ourselves) and in exchange we have obtained a measure of mastery over
      the forces of nature to make them do our bidding. No longer do we have
      to appease some petty “gods” which control some limited phenomena to get
      what we want – by our understanding and knowledge, we have become the
      gods of this world and it must now appease us. But even in our
      enlightenment and mastery of the world, we have been deceived and gone
      astray. Our minds and hearts have been chained to this world by our
      mastery of it and we have lost the awareness of our true calling to rise
      above the world and to live in communion with God who created the world
      and who created us that we might love Him.

      In the epistle that we heard today, the Apostle spoke of a different
      kind of sacrifice – one that is offered to the one true God; Who created
      the world and all that is in it, including mankind and Who cares for His
      creatures and desires that we live in union and communion with Him.
      Throughout the history of mankind, there has always been the concept
      that something in ourselves stands between us and God. Whatever the
      actions or attitudes that create and maintain this separation we
      consider to be sins. In order to get close to God, either to be regarded
      by Him in a favorable way or because, in our love for Him, we desire
      that union; the sin must be dealt with. Erasing the sin, clearing the
      path between God and man, has always required sacrifice.

      The Hebrew people in the ancient world had the clearest knowledge of the
      true God, for they were chosen by Him and He revealed Himself to them in
      the Law given to Moses and by the words of the Prophets. They knew that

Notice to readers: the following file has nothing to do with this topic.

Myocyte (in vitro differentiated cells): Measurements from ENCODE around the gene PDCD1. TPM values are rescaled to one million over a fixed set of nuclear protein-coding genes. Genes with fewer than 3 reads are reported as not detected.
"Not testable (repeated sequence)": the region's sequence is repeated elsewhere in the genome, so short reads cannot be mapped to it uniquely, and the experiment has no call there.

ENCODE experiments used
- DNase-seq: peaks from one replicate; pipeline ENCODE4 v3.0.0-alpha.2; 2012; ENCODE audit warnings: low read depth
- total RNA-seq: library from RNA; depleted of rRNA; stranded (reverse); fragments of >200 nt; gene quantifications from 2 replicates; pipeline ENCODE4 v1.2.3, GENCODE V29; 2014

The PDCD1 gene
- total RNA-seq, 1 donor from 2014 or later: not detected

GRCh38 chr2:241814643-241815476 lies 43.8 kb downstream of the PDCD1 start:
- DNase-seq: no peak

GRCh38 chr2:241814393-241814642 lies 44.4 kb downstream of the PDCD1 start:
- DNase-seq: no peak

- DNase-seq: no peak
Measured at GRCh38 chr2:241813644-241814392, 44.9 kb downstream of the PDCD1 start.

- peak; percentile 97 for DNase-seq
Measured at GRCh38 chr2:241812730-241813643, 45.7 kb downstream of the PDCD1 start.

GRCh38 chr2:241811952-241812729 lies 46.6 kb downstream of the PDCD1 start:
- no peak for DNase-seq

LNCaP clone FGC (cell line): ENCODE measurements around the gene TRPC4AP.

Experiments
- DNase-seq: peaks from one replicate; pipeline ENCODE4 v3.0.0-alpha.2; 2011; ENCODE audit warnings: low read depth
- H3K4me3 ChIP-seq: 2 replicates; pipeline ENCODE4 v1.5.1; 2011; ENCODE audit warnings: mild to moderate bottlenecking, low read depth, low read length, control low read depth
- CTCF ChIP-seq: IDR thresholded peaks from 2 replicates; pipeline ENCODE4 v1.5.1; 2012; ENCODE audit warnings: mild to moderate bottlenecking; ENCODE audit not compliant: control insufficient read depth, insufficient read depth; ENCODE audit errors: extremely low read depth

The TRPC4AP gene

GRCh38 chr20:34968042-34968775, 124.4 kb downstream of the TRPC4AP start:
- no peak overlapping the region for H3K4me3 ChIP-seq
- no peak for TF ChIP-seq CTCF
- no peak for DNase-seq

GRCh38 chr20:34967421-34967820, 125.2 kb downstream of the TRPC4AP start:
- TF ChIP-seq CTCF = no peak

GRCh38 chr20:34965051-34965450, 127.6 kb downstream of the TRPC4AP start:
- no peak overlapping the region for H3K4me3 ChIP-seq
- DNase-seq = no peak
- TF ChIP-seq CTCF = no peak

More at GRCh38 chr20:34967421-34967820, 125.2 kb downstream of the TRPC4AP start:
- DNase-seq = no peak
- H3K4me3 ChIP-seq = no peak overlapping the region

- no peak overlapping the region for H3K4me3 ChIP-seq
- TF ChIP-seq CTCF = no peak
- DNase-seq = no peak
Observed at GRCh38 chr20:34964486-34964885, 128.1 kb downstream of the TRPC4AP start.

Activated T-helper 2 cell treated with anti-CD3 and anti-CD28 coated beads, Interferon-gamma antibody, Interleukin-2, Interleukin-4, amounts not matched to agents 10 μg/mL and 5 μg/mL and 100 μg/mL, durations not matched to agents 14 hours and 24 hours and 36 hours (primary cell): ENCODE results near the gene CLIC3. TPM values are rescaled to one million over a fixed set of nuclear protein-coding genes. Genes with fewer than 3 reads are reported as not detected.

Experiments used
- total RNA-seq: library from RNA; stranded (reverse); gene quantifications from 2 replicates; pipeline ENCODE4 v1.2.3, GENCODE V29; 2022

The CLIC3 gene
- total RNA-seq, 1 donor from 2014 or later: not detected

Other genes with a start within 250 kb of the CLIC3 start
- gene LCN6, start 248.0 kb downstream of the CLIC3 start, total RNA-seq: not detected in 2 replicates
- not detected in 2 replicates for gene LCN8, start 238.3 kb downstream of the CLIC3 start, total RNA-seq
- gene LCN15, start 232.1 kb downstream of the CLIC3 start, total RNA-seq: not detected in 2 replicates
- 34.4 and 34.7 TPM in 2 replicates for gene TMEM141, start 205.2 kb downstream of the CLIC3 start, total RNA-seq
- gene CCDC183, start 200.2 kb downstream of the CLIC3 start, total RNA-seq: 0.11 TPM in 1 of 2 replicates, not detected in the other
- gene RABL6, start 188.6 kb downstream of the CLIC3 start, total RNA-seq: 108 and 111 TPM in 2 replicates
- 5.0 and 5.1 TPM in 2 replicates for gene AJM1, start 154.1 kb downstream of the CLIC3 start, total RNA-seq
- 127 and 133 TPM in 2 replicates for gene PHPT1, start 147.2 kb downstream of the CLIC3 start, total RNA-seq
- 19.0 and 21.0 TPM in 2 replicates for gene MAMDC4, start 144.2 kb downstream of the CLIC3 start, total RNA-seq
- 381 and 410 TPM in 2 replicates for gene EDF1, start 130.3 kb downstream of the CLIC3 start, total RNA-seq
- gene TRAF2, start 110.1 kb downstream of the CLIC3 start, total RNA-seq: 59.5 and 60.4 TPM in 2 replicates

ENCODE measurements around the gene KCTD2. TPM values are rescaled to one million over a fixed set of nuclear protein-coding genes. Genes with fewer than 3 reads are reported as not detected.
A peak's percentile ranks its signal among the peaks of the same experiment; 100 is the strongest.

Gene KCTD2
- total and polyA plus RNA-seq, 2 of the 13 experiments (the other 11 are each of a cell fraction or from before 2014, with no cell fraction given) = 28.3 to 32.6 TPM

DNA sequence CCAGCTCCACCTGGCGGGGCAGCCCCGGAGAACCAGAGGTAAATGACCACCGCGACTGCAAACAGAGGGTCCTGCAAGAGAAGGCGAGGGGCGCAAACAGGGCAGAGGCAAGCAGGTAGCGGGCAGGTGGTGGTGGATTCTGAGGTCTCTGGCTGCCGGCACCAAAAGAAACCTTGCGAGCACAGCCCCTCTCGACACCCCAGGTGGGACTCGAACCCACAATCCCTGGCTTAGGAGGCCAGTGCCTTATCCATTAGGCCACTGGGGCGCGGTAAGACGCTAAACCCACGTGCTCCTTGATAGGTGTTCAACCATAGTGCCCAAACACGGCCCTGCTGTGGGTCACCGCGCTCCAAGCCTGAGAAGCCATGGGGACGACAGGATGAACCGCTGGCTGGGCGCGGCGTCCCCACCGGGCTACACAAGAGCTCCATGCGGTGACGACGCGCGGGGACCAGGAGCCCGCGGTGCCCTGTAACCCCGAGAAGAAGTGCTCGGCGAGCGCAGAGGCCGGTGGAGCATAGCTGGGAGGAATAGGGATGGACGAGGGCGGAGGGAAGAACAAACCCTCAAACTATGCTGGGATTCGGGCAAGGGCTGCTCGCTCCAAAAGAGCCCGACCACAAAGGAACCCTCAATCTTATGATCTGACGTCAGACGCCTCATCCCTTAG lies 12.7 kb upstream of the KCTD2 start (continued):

their sins – both individual and corporate – separated them from God and
      so they offered sacrifices in order to erase that sin and remove the
      obstacles between themselves and God. Their sacrifices for sin consisted
      of the blood of bulls and goats. St Basil the Great notes that the
      scripture says in Leviticus (17:11) that “the life of every creature is
      in the blood” and expounds on this to demonstrate the close connection
      between the blood of the body and the life of the mortal soul. The life
      of the soul is, in some mystical way, connected with the blood of the
      creature. Thus the essential characteristics of the creature, those
      things which define its nature, are identified with the blood. This we
      see in the Hebrew sacrifices, for those dealing with sin always required
      the blood of animals. Sin, i.e. those actions and attitudes within us
      which separate us from God, is understood as the symptom of our own
      descent from nearness to God to become more like the animals. Thus when
      we sin, we act like animals. Spilling the blood of animals as a
      sacrifice for sin, therefore, demonstrates our own willingness to give
      up, even to die to, the animal nature within us in order that we might